Many home builders invest in customer service training for their staff with the goal of providing an outstanding experience at every phase of the home-building process. As commendable as these efforts are, they will always fall short if the company's leadership doesn't model attitudes and behavior. Great leadership can translate into great customer service throughout the organization, but what constitutes great leadership?
Douglas Lipp, an expert on customer service who once headed the training program at Disney Studio's Walt Disney University, emphasizes the importance of leadership while addressing customer service issues. During his keynote address at this year's NRS Satisfaction 1 conference, he told the nation's top home builders that they need leaders who believe in a customer-centric approach to everything they do — even if that means making certain sacrifices to support the team's ability to deliver on the promises made to customers.
Everything that characterizes a company — from its mission to the way it handles mistakes — emanates from the leadership branch. Look at any company that excels in service recovery and is able to adapt to meet new challenges in a changing marketplace and you'll find strong leadership.
Lipp notes a good leader is someone who can outwit, outplay and outlast the competition, especially when it comes to providing and inspiring outstanding customer service for both internal and external customers. Leaders are smarter, quicker to respond and better at sustaining their stronghold in the marketplace.
Because they have these skills, great leaders are better able to overcome stumbling blocks and exploit opportunities.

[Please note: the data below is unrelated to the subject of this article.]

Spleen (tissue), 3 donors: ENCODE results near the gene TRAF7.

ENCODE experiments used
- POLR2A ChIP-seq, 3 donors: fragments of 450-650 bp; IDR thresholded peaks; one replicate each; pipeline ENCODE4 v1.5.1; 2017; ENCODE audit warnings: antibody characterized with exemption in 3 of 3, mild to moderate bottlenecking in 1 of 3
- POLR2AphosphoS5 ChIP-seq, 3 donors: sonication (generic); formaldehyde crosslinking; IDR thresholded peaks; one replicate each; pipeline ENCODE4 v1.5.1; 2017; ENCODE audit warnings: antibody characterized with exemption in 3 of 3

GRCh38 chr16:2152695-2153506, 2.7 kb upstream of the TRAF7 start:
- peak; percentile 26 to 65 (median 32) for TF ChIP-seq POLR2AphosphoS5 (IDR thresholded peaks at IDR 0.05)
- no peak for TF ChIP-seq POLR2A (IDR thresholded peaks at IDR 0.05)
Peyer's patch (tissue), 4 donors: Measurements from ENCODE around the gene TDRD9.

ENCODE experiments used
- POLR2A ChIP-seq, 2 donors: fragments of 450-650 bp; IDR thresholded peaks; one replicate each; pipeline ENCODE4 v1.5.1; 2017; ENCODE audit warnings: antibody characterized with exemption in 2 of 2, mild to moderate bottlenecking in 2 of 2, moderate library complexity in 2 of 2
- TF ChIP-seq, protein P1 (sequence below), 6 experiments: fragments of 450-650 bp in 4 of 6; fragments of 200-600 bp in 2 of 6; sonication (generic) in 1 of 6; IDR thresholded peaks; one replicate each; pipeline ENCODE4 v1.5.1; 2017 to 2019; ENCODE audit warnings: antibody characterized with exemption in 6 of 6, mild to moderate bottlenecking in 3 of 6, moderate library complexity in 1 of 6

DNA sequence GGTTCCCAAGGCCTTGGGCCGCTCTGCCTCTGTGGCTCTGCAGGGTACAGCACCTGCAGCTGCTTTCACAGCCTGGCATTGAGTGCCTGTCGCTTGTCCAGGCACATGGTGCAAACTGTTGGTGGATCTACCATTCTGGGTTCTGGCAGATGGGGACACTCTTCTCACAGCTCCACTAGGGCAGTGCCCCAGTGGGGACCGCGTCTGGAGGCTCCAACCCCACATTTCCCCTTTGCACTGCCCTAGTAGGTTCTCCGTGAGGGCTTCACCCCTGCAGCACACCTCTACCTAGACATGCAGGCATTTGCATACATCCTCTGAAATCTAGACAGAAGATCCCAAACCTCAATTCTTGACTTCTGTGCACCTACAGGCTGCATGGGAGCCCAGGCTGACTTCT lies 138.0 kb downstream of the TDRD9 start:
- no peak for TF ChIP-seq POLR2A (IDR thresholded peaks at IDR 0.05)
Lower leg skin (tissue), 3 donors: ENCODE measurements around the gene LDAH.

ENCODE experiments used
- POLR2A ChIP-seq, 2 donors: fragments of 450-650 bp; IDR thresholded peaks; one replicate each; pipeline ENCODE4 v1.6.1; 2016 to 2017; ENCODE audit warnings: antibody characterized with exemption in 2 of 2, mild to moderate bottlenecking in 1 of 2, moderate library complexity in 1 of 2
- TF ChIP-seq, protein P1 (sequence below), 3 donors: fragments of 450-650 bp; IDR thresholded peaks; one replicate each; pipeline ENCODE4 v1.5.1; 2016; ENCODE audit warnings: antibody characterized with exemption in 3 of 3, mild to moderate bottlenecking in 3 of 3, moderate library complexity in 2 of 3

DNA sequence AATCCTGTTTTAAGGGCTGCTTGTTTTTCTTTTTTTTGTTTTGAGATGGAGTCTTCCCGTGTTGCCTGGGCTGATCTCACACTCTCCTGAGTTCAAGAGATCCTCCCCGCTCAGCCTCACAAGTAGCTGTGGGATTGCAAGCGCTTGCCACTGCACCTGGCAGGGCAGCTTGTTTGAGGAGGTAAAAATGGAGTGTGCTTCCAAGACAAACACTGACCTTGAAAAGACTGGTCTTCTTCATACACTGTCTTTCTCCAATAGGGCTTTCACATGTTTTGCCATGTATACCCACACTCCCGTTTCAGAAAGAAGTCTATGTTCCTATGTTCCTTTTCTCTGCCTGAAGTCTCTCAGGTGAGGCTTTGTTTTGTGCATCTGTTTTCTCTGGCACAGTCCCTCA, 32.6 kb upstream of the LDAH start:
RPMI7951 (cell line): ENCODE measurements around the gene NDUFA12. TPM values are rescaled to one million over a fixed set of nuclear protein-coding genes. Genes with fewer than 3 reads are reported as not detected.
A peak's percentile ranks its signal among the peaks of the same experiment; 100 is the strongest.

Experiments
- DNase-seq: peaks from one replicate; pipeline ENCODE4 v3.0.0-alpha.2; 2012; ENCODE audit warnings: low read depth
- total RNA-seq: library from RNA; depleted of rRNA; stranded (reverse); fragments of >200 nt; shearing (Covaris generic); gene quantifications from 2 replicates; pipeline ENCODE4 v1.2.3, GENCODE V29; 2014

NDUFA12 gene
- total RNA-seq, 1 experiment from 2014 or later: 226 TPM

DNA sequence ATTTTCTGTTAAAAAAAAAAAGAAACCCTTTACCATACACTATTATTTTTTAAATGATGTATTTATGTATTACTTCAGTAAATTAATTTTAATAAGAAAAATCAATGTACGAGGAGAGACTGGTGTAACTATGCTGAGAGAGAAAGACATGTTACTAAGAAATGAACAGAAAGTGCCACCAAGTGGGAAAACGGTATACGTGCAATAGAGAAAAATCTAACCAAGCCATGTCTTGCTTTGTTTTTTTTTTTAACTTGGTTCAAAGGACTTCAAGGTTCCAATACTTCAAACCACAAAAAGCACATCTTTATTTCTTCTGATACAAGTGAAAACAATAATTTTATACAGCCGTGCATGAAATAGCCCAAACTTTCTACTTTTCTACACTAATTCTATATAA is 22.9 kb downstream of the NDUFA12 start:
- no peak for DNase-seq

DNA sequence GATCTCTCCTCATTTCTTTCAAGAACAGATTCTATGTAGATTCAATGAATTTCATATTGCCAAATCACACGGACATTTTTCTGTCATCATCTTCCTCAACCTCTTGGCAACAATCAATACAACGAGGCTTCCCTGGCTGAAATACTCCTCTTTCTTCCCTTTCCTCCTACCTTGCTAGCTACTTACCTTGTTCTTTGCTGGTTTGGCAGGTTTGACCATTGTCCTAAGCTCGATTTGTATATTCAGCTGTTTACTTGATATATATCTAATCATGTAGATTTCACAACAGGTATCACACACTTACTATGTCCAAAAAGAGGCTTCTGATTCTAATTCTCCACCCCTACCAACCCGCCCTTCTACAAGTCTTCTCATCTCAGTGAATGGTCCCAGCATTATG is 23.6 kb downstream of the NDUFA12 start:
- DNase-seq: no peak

Some common mistakes in leadership that lead to poor customer service include:
Meanwhile, good leaders also know how to improve the customer's experience. The following are obvious yet merit mentioning:
Lipp fondly points out that even monkeys fall from trees. This old Japanese proverb means regardless of how capable or skilled we are, sooner or later, we all lose our balance and make mistakes — especially if we're not adapting to changes around us. It is important to learn from our successes and mistakes and to apply that learning to the area of customer service, whether it is service to our employees or our customers.
Change is not difficult, Lipp says. "The challenge is in sustaining the change and weaving it into the corporate culture." He maintains that change requires two things: confidence that the change is the right course of action and a support system with people in place to give the change a chance to succeed. Larry Webb, CEO of John Laing Homes, says, "Leading in our industry is all about attracting the best and the brightest. Recruiting, growing and retaining great people is the difference between companies. My role as CEO is to place these people in an environment that is exciting, challenging and loving (yes loving)."
Lipp offers this simple exercise to help you make changes for the better. Create a table with three columns labeled Start, Stop and Continue. With the customer's experience in mind, look at your leadership style and list behaviors and activities that you should start, stop and continue. You can break these into short-term and long-term actions. Then do the same thing for your team, listing behaviors and activities you would like your employees to start, stop or continue, both immediately and in the long-term. This proactive approach to managing change is much easier and more profitable than having change forced upon you by the marketplace.
Ultimately, company leaders are responsible for customer satisfaction. And those who are the best at modeling, inspiring and rewarding great customer service will always be the most successful. Larry Webb as well as several others in the home building industry exemplify this type of leadership and serve as role models for the rest of us trying to take companies to the next level in this great industry.
|Paul Cardis is CEO of NRS Corp., a research and consulting firm specializing in customer satisfaction for the home-building industry. He can be reached at email@example.com .|